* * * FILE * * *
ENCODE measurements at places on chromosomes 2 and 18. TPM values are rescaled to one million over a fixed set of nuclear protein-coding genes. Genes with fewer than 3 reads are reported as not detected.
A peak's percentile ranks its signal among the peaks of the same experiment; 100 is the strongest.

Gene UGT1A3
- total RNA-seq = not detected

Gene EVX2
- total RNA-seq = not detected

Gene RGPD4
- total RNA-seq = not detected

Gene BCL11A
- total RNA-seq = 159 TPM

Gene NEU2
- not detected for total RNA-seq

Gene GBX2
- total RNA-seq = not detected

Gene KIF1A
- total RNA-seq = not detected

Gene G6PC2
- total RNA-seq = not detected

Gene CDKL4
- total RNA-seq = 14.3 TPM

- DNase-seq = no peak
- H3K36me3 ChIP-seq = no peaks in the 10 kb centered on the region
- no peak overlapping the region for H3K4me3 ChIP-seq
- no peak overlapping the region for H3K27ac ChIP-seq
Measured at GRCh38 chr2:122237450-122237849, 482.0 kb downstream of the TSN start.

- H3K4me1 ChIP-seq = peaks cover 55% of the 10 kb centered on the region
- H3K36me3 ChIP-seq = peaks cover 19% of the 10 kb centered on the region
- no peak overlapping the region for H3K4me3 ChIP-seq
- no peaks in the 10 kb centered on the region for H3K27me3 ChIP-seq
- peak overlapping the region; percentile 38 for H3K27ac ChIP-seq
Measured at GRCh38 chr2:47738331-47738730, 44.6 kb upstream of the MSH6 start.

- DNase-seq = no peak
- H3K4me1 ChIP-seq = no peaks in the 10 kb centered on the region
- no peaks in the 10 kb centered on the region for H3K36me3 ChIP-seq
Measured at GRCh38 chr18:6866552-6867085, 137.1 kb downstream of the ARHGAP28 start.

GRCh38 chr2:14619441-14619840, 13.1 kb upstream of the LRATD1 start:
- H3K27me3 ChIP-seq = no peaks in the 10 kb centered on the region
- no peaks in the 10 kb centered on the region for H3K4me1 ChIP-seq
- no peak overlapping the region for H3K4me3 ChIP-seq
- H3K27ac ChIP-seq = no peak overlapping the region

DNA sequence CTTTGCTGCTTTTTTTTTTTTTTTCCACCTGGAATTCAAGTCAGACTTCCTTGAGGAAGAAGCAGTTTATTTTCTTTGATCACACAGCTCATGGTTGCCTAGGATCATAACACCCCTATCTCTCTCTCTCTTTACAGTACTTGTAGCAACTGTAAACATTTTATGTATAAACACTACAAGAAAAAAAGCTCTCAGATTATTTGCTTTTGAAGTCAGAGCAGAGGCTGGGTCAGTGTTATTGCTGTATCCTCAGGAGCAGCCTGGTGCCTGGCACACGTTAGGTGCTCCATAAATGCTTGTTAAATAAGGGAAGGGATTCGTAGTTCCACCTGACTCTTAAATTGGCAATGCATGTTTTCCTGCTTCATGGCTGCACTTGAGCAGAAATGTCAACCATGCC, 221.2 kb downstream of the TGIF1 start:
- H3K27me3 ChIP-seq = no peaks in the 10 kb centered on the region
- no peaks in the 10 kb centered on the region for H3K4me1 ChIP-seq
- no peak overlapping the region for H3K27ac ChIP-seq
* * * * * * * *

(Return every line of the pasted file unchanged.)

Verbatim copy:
ENCODE measurements at places on chromosomes 2 and 18. TPM values are rescaled to one million over a fixed set of nuclear protein-coding genes. Genes with fewer than 3 reads are reported as not detected.
A peak's percentile ranks its signal among the peaks of the same experiment; 100 is the strongest.

Gene UGT1A3
- total RNA-seq = not detected

Gene EVX2
- total RNA-seq = not detected

Gene RGPD4
- total RNA-seq = not detected

Gene BCL11A
- total RNA-seq = 159 TPM

Gene NEU2
- not detected for total RNA-seq

Gene GBX2
- total RNA-seq = not detected

Gene KIF1A
- total RNA-seq = not detected

Gene G6PC2
- total RNA-seq = not detected

Gene CDKL4
- total RNA-seq = 14.3 TPM

- DNase-seq = no peak
- H3K36me3 ChIP-seq = no peaks in the 10 kb centered on the region
- no peak overlapping the region for H3K4me3 ChIP-seq
- no peak overlapping the region for H3K27ac ChIP-seq
Measured at GRCh38 chr2:122237450-122237849, 482.0 kb downstream of the TSN start.

- H3K4me1 ChIP-seq = peaks cover 55% of the 10 kb centered on the region
- H3K36me3 ChIP-seq = peaks cover 19% of the 10 kb centered on the region
- no peak overlapping the region for H3K4me3 ChIP-seq
- no peaks in the 10 kb centered on the region for H3K27me3 ChIP-seq
- peak overlapping the region; percentile 38 for H3K27ac ChIP-seq
Measured at GRCh38 chr2:47738331-47738730, 44.6 kb upstream of the MSH6 start.

- DNase-seq = no peak
- H3K4me1 ChIP-seq = no peaks in the 10 kb centered on the region
- no peaks in the 10 kb centered on the region for H3K36me3 ChIP-seq
Measured at GRCh38 chr18:6866552-6867085, 137.1 kb downstream of the ARHGAP28 start.

GRCh38 chr2:14619441-14619840, 13.1 kb upstream of the LRATD1 start:
- H3K27me3 ChIP-seq = no peaks in the 10 kb centered on the region
- no peaks in the 10 kb centered on the region for H3K4me1 ChIP-seq
- no peak overlapping the region for H3K4me3 ChIP-seq
- H3K27ac ChIP-seq = no peak overlapping the region

DNA sequence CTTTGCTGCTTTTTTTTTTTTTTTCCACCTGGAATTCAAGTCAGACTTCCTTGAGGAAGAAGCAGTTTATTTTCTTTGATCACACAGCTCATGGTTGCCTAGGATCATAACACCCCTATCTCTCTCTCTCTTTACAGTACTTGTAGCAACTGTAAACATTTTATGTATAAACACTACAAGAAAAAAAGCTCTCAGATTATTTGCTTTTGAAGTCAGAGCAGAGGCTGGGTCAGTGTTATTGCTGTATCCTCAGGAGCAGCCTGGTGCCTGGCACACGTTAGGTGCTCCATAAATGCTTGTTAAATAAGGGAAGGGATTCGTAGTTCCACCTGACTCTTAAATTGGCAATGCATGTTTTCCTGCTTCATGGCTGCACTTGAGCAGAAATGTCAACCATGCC, 221.2 kb downstream of the TGIF1 start:
- H3K27me3 ChIP-seq = no peaks in the 10 kb centered on the region
- no peaks in the 10 kb centered on the region for H3K4me1 ChIP-seq
- no peak overlapping the region for H3K27ac ChIP-seq